Do you see writing in your working future?
Most people do, and wish that their communication skills were better.
According to current statistics, skilled working professionals spend the majority of their time communicating in one form or another: giving presentations in meetings, creating reports, corresponding with clients and peers, writing emails, and designing and writing manuals and other technical materials.
In the working world, strong communication skills will make the difference between success and failure. They can also set the skilled communicator above the rest of the competition for that first job. The training you will receive as a student in the Concentration in Professional Writing will not only teach you the theory and techniques that will help you become a more skilled writer on the job, but it will also allow you numerous opportunities to put these theories and techniques into practice. As a student in this concentration, you will:
- learn to do real-world research of the kind expected in the business world
- learn and employ editing skills and techniques pertaining not only to text but to document layout and design as well
- gain practice in preparing and presenting sophisticated oral and written reports in which you not only create the text but design the document
- have the chance to create electronic and other cutting-edge documents
- undertake a semester-long internship in writing and editing in the field at a business or agency appropriate to your career plans
Whether you wish to concentrate in professional writing for your English degree or if you simply want to gain an added "edge" by taking one or more of the courses in the program, begin exploring the options that this concentration offers you by checking out the following classes or contact the RWS program director, Dr. Jessie Blackburn at email@example.com.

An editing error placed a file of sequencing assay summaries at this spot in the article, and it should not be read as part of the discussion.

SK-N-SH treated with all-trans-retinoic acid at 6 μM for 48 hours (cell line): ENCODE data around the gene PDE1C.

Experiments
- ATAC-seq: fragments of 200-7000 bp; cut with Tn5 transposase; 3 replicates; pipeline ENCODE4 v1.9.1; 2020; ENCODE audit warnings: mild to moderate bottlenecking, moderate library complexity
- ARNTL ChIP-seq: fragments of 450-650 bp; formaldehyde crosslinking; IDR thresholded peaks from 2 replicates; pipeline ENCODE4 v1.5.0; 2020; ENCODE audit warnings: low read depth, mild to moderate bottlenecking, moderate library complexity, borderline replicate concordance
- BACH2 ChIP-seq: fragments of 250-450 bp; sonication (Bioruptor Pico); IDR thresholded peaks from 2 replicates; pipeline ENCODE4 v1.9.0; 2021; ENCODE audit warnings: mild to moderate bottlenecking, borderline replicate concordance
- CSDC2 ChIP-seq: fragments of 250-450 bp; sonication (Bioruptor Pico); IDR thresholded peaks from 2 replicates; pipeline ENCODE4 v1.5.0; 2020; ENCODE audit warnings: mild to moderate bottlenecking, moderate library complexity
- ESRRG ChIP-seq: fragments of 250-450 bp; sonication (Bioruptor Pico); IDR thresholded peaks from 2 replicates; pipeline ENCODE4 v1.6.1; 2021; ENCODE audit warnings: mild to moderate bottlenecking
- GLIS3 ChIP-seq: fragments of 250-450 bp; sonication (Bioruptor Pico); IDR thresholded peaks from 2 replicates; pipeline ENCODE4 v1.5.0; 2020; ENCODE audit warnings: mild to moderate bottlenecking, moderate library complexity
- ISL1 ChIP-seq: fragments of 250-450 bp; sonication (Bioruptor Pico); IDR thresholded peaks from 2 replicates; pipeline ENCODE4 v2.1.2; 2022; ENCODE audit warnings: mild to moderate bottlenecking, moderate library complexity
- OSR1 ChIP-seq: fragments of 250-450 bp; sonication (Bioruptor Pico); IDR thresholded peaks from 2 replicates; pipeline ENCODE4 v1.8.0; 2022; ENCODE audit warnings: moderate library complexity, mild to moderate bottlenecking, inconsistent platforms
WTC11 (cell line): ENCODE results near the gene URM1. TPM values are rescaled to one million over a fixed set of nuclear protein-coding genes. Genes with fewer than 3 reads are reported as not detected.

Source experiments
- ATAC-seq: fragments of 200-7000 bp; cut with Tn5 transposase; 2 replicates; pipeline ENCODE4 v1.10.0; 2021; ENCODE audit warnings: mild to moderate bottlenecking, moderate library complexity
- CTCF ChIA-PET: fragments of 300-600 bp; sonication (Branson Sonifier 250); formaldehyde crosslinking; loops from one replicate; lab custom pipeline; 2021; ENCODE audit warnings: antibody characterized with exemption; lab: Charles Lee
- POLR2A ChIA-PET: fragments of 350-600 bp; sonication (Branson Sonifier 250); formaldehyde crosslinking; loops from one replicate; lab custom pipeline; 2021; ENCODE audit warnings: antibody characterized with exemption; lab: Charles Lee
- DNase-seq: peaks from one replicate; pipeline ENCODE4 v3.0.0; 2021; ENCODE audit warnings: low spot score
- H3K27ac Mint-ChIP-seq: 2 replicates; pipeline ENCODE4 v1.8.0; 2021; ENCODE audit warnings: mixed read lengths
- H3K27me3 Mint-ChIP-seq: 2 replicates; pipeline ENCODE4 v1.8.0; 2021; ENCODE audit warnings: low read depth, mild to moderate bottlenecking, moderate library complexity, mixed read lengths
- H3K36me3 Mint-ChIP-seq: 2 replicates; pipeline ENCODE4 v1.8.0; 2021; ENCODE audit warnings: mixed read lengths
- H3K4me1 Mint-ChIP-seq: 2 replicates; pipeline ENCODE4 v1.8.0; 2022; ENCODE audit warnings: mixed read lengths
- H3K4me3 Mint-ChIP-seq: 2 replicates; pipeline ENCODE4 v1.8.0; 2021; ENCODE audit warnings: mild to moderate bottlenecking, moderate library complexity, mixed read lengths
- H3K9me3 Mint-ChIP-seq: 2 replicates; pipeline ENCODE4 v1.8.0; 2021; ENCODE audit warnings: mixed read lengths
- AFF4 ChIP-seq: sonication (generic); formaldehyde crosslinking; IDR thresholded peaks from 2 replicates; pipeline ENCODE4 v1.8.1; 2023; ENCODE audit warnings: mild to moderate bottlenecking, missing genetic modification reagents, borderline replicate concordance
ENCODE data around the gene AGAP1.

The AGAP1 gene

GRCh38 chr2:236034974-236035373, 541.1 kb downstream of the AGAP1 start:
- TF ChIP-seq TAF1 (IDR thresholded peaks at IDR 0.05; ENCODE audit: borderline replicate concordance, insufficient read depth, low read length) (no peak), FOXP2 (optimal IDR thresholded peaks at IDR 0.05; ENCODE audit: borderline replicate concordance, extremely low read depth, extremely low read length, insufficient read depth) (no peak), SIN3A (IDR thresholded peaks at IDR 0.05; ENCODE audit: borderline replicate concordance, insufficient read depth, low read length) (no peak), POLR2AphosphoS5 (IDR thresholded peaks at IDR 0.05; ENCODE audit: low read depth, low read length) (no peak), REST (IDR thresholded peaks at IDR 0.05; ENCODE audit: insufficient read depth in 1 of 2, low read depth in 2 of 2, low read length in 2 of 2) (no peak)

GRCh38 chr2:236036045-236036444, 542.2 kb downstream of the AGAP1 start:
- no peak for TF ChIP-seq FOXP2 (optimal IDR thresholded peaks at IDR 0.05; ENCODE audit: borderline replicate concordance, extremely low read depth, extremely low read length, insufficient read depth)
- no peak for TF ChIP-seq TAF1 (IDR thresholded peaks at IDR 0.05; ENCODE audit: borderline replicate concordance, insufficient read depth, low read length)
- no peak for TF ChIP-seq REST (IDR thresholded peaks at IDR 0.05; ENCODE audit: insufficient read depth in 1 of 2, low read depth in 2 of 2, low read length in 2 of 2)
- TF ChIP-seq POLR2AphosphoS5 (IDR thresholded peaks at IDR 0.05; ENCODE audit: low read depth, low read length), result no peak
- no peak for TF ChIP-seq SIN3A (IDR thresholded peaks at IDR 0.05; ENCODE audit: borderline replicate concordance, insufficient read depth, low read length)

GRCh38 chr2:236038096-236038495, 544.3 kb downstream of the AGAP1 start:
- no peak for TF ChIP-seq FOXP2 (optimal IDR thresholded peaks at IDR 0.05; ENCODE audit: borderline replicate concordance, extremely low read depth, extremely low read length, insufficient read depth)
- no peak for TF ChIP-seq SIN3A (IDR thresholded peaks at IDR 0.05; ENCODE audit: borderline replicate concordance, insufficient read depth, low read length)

This Spring at Appalachian State, the Rhetoric and Writing Studies Program is hosting a Speaker Series devoted to the topic of Writing for Change. Each Speaker will dicuss how different narratives of writing address issues such as social justice, systematic oppression, climate justice, and human rights.
Dr. Jo Hsu is an assistant proffessor of rhetoric and writing at the University of Texas at Austin. Their research examines how the use of race, gender, and disability narratives affect the lives of marginalized communities. Dr. Jo Hsu now has a book, Forthcoming, which can be found on their website: http://www.vjohsu.com
Click HERE to view Dr. Jo Hsu's talk and appearance on Appalachian State's Speaker Series!